French expert in Russian history wins Spanish award

MADRID (AP) — Ninety-three-year-old French historian Hélène Carrère d’Encausse, an eminence in Russian and Central Asian history, has won Spain’s Princess of Asturias Award for Social Sciences, prize organizers said Wednesday.

The awards foundation said Carrère d’Encausse was “one of the most brilliant, original and distinguished personalities of French historiography and contemporary European thought.”

In a note, the panel of judges added that her work “probably constitutes the greatest substantive contribution that has been made in recent decades to the knowledge of the Soviet Union and Russia, one of the essential issues for understanding the contemporary world.”

Born Hélène Zourabichvili in Paris on July 6, 1929, of a Georgian father and a mother of Russian-German origin, Carrère d’Encausse grew up in an emigrant family with aristocratic ancestors from which she learned the Russian history, literature and language. She later opted for French nationality and became Carrère d’Encausse after marriage.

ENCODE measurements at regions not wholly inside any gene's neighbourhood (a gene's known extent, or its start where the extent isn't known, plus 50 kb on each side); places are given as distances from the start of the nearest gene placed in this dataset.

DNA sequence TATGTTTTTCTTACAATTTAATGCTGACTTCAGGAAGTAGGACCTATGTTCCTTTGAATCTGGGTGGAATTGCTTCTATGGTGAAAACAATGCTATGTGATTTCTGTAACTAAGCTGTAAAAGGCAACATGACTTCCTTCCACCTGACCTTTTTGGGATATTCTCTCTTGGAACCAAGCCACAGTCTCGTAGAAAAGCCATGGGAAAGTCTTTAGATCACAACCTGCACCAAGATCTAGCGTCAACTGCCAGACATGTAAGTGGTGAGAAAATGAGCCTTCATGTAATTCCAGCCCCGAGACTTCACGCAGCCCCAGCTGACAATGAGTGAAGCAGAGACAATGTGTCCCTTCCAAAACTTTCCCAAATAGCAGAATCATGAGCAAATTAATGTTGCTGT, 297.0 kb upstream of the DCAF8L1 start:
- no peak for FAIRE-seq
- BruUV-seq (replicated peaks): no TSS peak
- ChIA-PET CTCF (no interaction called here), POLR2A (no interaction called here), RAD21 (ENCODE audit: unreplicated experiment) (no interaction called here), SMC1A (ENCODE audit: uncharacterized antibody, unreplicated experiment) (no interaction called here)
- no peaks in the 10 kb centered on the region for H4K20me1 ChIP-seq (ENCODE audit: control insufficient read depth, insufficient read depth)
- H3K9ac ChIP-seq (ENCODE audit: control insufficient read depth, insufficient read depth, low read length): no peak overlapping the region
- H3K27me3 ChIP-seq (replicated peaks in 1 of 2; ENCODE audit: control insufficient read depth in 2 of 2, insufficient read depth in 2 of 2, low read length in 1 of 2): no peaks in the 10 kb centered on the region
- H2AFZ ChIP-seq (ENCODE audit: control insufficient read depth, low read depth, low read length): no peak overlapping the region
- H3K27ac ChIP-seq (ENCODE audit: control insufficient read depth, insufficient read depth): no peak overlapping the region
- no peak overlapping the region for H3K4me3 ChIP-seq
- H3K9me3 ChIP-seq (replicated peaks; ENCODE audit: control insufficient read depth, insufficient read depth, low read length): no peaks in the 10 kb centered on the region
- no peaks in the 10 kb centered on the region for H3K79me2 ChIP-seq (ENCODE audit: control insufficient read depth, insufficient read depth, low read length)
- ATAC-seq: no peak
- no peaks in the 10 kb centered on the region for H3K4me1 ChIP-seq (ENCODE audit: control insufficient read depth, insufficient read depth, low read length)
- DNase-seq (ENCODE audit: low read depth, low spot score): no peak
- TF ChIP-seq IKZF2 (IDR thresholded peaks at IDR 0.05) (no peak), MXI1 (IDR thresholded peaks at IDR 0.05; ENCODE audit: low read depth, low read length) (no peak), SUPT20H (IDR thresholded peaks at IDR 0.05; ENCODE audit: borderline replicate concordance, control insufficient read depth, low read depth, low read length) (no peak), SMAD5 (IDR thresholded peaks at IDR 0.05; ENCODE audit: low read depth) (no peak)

In a biographical note, the foundation said that one of the highlights of Carrère d’Encausse’s some 30 written works was “The Decline of an Empire” (“L’Empire éclaté,” in 1978), in which she predicted the dissolution of the USSR more than a decade in advance.

The study represented “a milestone in her career” and is considered by experts “her most innovative contribution to the history of the Soviet Union,” the foundation said.

She has also written several biographies, including ones on Lenin, Catherine II, and the Romanovs.

Besides her publishing and academic work, Carrère d’Encausse has been active in politics and was elected as a conservative in 1994 to the European Parliament, where she formed part of the delegations for relations with Russia.

She is an elected member of the Académie française, the official guardian of the French language.

She has three children, among them author Emmanuel Carrère. Among her cousins is the current president of Georgia, Salome Zourabichvili.

The 50,000-euro award ($52,600) is one of eight prizes covering areas including the arts, communication, science and sports that handed out annually by the foundation.

The prizes are among the most prestigious in the Spanish-speaking world. The award ceremony takes place each fall in the northern Spanish city of Oviedo.

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